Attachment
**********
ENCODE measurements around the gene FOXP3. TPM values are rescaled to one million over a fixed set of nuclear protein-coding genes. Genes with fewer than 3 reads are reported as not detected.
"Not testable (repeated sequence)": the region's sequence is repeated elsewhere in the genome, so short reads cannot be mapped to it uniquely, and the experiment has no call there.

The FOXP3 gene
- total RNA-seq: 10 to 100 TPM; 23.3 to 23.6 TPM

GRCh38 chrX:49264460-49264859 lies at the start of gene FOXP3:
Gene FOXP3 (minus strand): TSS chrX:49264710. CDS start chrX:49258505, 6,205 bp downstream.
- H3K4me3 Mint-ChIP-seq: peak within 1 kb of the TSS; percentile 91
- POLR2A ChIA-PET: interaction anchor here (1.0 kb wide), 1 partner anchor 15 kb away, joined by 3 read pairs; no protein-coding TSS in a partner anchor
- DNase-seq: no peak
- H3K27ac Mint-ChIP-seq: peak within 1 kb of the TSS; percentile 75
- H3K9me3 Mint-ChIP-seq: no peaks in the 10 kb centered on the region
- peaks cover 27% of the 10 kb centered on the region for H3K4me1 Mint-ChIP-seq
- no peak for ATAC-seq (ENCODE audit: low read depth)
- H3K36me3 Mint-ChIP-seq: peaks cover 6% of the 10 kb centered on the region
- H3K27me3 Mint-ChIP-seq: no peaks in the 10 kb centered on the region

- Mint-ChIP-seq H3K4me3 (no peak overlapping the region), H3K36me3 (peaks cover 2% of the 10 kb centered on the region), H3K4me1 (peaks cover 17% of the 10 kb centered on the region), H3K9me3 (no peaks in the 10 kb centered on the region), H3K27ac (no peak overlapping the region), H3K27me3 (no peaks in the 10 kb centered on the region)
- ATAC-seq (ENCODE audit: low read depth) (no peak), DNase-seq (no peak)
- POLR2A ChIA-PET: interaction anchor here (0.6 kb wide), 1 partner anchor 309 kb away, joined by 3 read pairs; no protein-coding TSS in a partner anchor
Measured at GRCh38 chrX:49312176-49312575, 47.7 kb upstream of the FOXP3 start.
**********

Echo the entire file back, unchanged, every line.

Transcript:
ENCODE measurements around the gene FOXP3. TPM values are rescaled to one million over a fixed set of nuclear protein-coding genes. Genes with fewer than 3 reads are reported as not detected.
"Not testable (repeated sequence)": the region's sequence is repeated elsewhere in the genome, so short reads cannot be mapped to it uniquely, and the experiment has no call there.

The FOXP3 gene
- total RNA-seq: 10 to 100 TPM; 23.3 to 23.6 TPM

GRCh38 chrX:49264460-49264859 lies at the start of gene FOXP3:
Gene FOXP3 (minus strand): TSS chrX:49264710. CDS start chrX:49258505, 6,205 bp downstream.
- H3K4me3 Mint-ChIP-seq: peak within 1 kb of the TSS; percentile 91
- POLR2A ChIA-PET: interaction anchor here (1.0 kb wide), 1 partner anchor 15 kb away, joined by 3 read pairs; no protein-coding TSS in a partner anchor
- DNase-seq: no peak
- H3K27ac Mint-ChIP-seq: peak within 1 kb of the TSS; percentile 75
- H3K9me3 Mint-ChIP-seq: no peaks in the 10 kb centered on the region
- peaks cover 27% of the 10 kb centered on the region for H3K4me1 Mint-ChIP-seq
- no peak for ATAC-seq (ENCODE audit: low read depth)
- H3K36me3 Mint-ChIP-seq: peaks cover 6% of the 10 kb centered on the region
- H3K27me3 Mint-ChIP-seq: no peaks in the 10 kb centered on the region

- Mint-ChIP-seq H3K4me3 (no peak overlapping the region), H3K36me3 (peaks cover 2% of the 10 kb centered on the region), H3K4me1 (peaks cover 17% of the 10 kb centered on the region), H3K9me3 (no peaks in the 10 kb centered on the region), H3K27ac (no peak overlapping the region), H3K27me3 (no peaks in the 10 kb centered on the region)
- ATAC-seq (ENCODE audit: low read depth) (no peak), DNase-seq (no peak)
- POLR2A ChIA-PET: interaction anchor here (0.6 kb wide), 1 partner anchor 309 kb away, joined by 3 read pairs; no protein-coding TSS in a partner anchor
Measured at GRCh38 chrX:49312176-49312575, 47.7 kb upstream of the FOXP3 start.